I have a passion for oncology because cancer touches most families at some point. It’s one of those things that you can relate to, and most people experience it through either a friend or a family member. Even though my communication was for a physician audience, I learned a lot of information that we used for the lay readers and for patients.

[MastersinCommunications.com] May we have some examples of medical communication publications you have written? What have been some highlights and milestones of your career, and how did you achieve them?

[Ms. Evoy Davis] When I was head writer for the ASCO membership magazine, I took a maternity leave and when I came back, they needed the managing editing role to be filled after that person left the position for another company. I was then Managing Editor for the membership magazine.

At the same time, they also had a need for an update to their educational, self-evaluation book for doctors. This book was basically what oncologists who were preparing for their board exams might use to study. In a short time, I went from writer to managing editor of a magazine to project managing an educational book.

The book had about 20 chapters; each was written by an individual physician based on their cancer expertise–for example, breast cancer specialists wrote about breast cancer. We also had a team of medical editors who read the chapters to make sure they were medically correct. I also had a team of people who were doing the general editorial side. They made sure the references were correct, facts and figures were fact-checked, and we’d received the requisite permissions on figures. That project was a very big undertaking for me – going from light-hearted, “What’s happening in the membership?” to “Here’s something you need to study in order to pass your boards.” It was incredibly challenging and it was a huge hit, the biggest seller for this nonprofit. I’m glad I did it and I was terrified of getting something incorrect. It was very different from anything I had done in the past.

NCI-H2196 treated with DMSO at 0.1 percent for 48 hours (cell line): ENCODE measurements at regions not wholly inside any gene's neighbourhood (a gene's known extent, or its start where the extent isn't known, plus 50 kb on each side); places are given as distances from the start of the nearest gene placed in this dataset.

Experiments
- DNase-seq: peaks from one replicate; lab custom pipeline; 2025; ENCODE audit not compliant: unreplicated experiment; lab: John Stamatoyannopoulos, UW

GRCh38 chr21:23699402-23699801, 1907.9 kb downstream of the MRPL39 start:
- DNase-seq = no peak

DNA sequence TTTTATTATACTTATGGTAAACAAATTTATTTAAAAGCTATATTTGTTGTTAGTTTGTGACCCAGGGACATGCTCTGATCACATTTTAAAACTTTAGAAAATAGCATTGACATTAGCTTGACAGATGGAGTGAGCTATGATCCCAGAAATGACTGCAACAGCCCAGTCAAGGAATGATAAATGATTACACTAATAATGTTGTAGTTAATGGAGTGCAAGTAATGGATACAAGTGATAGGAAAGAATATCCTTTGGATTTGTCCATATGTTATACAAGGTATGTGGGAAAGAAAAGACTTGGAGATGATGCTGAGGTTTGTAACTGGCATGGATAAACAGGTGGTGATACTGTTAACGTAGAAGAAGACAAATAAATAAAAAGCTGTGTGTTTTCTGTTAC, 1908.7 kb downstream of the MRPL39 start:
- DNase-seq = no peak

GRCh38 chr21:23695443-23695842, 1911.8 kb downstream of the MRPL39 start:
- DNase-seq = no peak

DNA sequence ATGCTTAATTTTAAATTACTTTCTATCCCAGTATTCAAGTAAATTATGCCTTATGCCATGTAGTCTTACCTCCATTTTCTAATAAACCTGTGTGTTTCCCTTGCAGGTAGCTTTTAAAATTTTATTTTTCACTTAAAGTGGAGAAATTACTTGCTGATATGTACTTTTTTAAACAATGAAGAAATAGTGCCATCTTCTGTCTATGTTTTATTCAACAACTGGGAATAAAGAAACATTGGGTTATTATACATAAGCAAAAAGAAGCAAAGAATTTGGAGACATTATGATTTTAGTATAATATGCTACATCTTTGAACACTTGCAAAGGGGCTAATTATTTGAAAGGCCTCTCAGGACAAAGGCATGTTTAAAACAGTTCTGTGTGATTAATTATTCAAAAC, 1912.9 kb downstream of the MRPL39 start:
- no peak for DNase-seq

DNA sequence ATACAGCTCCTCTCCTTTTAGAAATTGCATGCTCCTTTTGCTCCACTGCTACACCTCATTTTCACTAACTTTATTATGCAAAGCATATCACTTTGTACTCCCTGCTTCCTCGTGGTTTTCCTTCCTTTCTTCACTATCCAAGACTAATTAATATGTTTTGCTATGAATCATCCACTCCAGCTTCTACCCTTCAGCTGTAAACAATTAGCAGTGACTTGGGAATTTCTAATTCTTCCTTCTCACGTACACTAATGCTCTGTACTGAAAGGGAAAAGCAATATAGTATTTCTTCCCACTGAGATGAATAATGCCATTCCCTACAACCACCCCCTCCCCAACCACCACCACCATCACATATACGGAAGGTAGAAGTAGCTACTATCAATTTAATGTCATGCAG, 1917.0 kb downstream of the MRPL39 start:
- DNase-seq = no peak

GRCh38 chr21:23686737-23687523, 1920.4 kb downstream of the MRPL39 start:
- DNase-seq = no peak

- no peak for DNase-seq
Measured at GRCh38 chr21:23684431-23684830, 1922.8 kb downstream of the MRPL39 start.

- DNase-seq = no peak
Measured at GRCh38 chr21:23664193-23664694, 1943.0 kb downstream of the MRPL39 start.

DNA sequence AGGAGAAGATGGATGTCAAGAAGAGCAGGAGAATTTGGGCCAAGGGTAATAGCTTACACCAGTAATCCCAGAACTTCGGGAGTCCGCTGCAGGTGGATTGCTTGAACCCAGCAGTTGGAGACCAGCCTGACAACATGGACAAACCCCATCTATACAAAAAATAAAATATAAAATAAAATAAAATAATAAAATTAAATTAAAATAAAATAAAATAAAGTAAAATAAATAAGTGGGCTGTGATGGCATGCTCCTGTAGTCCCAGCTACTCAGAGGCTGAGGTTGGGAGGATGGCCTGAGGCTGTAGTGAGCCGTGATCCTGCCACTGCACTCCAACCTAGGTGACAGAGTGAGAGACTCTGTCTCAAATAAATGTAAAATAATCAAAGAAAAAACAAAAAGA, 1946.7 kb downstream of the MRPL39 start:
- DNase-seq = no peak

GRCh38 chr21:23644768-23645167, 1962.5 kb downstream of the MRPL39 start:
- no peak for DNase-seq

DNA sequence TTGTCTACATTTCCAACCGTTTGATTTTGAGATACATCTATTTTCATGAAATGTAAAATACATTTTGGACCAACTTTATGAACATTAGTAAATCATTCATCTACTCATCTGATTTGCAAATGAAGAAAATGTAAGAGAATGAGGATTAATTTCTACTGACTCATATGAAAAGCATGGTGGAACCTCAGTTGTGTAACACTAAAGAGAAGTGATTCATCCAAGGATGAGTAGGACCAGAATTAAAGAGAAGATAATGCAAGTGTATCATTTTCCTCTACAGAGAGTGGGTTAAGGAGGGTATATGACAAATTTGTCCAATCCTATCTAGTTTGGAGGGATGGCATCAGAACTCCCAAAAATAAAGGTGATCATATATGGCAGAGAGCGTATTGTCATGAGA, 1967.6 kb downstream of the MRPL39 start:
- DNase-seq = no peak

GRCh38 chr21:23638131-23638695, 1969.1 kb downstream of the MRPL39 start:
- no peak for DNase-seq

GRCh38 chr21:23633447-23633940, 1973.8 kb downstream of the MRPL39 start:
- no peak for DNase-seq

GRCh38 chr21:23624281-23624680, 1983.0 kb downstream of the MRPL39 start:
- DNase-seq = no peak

I took time off for family matters and was freelancing, though still working for the same nonprofit. They had contracted me to write a series of articles on ‘Luminaries in Oncology’ for their 50th anniversary. I got to interview men and women in their 80s who were at the forefront of oncology treatment. Leukemia for example: 40 years ago, 90% of the children did not make it and now it’s a 90% cure rate. It’s really exciting to talk with people who had experienced trauma losing so many young patients and now being at the other end of their career looking back and saying, “We had so much success!” Now things are moving really fast with cancer pathways and different cell therapies harnessing the power of our immune system. It was a very exciting time to see and write about the speed at which cancer care is evolving.

During the time I was freelancing, I also worked for an obstetrics and gynecology doctor in Washington, D.C. That’s when I started to expand outside of cancer care. I was a ghost writer for this doctor on his blog. I wrote about women’s healthcare across the health continuum. Issues for women in their early 20s, 30s, 40s, and 50s. Some information was cancer-related and some were issues we don’t usually talk about and that women need more information about. It was an educational opportunity.